"On a practical level,” it means researchers can't be sure whether the vaccine “will be effective in those populations,” Inouye says. “And that's really important, because there's things you could do to make it more effective,” such as increasing the dose, requiring two shots or adding an ingredient that helps to boost the body's immune response to the medicine.
Another factor to consider: Side effects. “You don't know if there are serious side effects if it hasn't been tested in the target population that needs it,” Inouye adds.
Efforts to increase participation among older adults and minorities in the current vaccine trials are not unique to the coronavirus pandemic. Both populations have long been underrepresented in trials across a range of treatments. And “the entire vaccine community has been grumpy about that for some time,” says William Schaffner, professor of medicine and an infectious disease expert at Vanderbilt University.
The unethical treatment of Black Americans in past studies continues to fuel mistrust of medical research in minority communities today, Chen says, pointing to the Tuskegee Study as an example. And in older adults, low participation has a lot to do with study design, Inouye says.
Older adults “need people who are trained to communicate with people who are hard of hearing or visually impaired. Sometimes they need their family members to be present or to give proxy consent,” she explains. Many studies also require participants to check in with a smartphone or video chat.
"A lot of these obstacles can be easily overcome, if they're just thinking about it … and are willing to invest the extra time and resources,” Inouye adds.
To reduce technological barriers older adults might face, the COVID-19 Prevention Network recently launched a call center (866-288-1919 toll-free) to answer questions and enroll interested volunteers. The network is also working with faith leaders in minority communities to help build trust and generate interest in the trials. Study sites across the country are taking similar actions — partnering with local organizations and businesses in communities hit hardest by the virus to increase enrollment and dispel myths about the trials.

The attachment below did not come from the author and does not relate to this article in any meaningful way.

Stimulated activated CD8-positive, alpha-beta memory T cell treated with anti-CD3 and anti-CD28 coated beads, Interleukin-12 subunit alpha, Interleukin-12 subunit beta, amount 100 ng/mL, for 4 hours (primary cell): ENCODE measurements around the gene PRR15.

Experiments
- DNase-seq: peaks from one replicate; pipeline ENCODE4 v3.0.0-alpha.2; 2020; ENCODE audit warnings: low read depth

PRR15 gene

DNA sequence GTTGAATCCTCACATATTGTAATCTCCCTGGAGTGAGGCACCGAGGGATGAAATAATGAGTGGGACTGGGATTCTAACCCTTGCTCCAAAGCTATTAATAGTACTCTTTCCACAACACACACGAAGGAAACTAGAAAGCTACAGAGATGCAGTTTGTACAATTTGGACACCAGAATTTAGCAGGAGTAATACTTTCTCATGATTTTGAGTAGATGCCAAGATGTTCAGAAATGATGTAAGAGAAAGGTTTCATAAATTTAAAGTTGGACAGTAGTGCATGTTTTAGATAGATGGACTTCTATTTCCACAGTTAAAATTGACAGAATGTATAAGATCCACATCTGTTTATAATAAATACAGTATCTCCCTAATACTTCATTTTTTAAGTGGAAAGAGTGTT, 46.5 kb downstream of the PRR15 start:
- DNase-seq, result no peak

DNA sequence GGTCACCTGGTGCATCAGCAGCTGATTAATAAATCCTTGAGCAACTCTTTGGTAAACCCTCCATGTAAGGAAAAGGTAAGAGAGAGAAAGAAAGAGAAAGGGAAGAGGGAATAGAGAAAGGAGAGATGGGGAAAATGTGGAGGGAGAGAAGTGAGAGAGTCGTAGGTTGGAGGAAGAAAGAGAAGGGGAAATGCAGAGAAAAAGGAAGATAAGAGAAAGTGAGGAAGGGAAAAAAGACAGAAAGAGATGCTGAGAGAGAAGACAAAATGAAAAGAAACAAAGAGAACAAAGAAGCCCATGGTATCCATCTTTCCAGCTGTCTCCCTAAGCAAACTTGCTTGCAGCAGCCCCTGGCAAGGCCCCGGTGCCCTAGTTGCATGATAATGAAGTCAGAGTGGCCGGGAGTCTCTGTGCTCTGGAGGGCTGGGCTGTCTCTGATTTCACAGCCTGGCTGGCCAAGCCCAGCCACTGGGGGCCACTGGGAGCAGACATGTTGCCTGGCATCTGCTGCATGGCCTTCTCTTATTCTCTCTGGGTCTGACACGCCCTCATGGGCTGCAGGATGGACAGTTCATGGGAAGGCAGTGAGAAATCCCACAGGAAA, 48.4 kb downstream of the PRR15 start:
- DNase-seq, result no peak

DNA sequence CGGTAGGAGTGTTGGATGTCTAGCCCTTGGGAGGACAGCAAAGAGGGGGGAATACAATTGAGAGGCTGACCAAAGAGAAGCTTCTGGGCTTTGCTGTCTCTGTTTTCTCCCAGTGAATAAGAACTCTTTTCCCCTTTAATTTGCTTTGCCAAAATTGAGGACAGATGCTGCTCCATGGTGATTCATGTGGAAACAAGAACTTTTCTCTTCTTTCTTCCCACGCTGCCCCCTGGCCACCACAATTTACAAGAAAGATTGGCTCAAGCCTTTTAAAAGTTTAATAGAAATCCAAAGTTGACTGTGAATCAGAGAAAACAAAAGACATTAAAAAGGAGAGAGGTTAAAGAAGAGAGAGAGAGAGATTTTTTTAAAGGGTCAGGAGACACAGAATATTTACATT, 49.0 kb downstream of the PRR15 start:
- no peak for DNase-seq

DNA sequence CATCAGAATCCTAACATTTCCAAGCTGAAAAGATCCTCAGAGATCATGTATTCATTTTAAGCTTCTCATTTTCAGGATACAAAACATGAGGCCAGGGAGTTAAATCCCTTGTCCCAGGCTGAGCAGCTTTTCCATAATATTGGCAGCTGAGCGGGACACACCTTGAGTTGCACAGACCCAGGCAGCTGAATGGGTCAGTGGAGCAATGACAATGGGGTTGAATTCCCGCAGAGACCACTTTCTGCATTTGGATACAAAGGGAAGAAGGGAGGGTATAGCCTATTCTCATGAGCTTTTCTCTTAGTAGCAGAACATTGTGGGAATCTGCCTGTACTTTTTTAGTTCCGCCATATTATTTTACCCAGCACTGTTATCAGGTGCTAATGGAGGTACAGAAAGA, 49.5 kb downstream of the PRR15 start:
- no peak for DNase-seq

Participation doesn't come without risk
Another factor that is likely preventing people from signing up for vaccine studies: safety concerns. A national survey from the Pew Research Center shows that the number of Americans who intend to get a vaccine to prevent COVID-19 is dropping, and a lot has to do with unease over the rushed development process. But as Kublin notes, the trials “are following the very stepwise process that we routinely do for vaccines,” only the timeframe has been compressed.
Plus: “The stakes are just way too high,” Inouye adds. “Even though [drug companies] are under a lot of pressure to rush things, they know they only need to have one terrible side effect to shut down everything.”
That's not to say there are no risks associated with participating in a clinical trial. All volunteers — including those injected with the placebo — can expect some pain, redness and swelling at the injection site, similar to a flu shot, Chen says. Some participants have also reported fevers and achy joints.
In early September, AstraZeneca paused its trial because of a suspected adverse reaction in one participant, but the odds of a severe side effect occurring are pretty rare, Inouye says. “What I would say is that anyone who volunteers in a trial is going to be monitored so closely that the chances of something really serious happening are there but are diminishingly small,” she adds.
Another risk to consider: A false sense of protection. Volunteers will not know whether they received the vaccine or the placebo, making it all the more important to continue preventive measures that reduce exposure to the virus, Chen says.
"We don't want our older adults who are in the study to say, ‘I think I might have gotten a vaccine. So I'm gonna go out; I'm going to take my vacation now; [I'm going] to go to the bars, go to the restaurants or whatever,'” he adds.
Participating in a large research study is not for everyone, Chen notes. However, he's hopeful that with more education and outreach, most of the population, including older adults and minorities, will choose to get vaccinated, either in the trials or shortly after a vaccine's approval, as part of the global effort to defeat COVID-19.
"Vaccines don't work unless they're used. They could be on the shelf and licensed, but if they're not used and taken up in the population, it doesn't help,” he says.